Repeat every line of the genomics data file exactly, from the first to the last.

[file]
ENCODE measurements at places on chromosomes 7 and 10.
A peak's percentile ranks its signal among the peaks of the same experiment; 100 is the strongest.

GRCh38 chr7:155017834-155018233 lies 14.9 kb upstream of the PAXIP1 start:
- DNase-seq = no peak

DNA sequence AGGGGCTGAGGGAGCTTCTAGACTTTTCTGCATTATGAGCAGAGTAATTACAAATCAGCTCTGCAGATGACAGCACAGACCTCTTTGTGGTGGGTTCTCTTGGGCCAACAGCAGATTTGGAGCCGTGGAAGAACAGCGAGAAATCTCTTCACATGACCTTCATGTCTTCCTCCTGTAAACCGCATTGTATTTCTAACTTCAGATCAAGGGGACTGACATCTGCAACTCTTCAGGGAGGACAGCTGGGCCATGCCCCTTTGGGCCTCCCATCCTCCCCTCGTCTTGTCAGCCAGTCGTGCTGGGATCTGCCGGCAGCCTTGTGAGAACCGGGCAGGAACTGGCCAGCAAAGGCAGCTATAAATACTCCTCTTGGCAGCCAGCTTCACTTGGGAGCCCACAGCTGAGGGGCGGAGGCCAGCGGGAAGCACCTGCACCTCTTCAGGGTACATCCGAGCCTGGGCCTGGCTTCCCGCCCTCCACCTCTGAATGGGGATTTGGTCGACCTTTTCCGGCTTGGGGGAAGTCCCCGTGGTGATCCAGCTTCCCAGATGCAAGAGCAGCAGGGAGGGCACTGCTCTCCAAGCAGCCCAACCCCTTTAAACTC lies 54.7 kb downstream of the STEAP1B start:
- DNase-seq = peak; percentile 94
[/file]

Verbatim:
ENCODE measurements at places on chromosomes 7 and 10.
A peak's percentile ranks its signal among the peaks of the same experiment; 100 is the strongest.

GRCh38 chr7:155017834-155018233 lies 14.9 kb upstream of the PAXIP1 start:
- DNase-seq = no peak

DNA sequence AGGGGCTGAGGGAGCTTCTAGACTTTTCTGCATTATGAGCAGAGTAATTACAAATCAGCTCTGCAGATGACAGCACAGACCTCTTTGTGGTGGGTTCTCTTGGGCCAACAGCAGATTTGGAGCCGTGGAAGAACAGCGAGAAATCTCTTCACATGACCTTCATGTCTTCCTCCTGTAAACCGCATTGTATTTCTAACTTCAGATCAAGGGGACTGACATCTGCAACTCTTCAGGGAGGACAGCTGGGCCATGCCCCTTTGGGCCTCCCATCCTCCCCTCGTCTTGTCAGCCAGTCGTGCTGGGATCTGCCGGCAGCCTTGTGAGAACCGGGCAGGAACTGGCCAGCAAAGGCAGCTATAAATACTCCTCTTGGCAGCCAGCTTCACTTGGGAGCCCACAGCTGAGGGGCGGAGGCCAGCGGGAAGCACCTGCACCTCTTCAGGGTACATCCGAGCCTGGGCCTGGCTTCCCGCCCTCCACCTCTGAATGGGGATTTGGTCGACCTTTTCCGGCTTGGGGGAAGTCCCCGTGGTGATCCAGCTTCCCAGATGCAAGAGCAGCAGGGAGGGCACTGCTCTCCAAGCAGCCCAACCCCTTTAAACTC lies 54.7 kb downstream of the STEAP1B start:
- DNase-seq = peak; percentile 94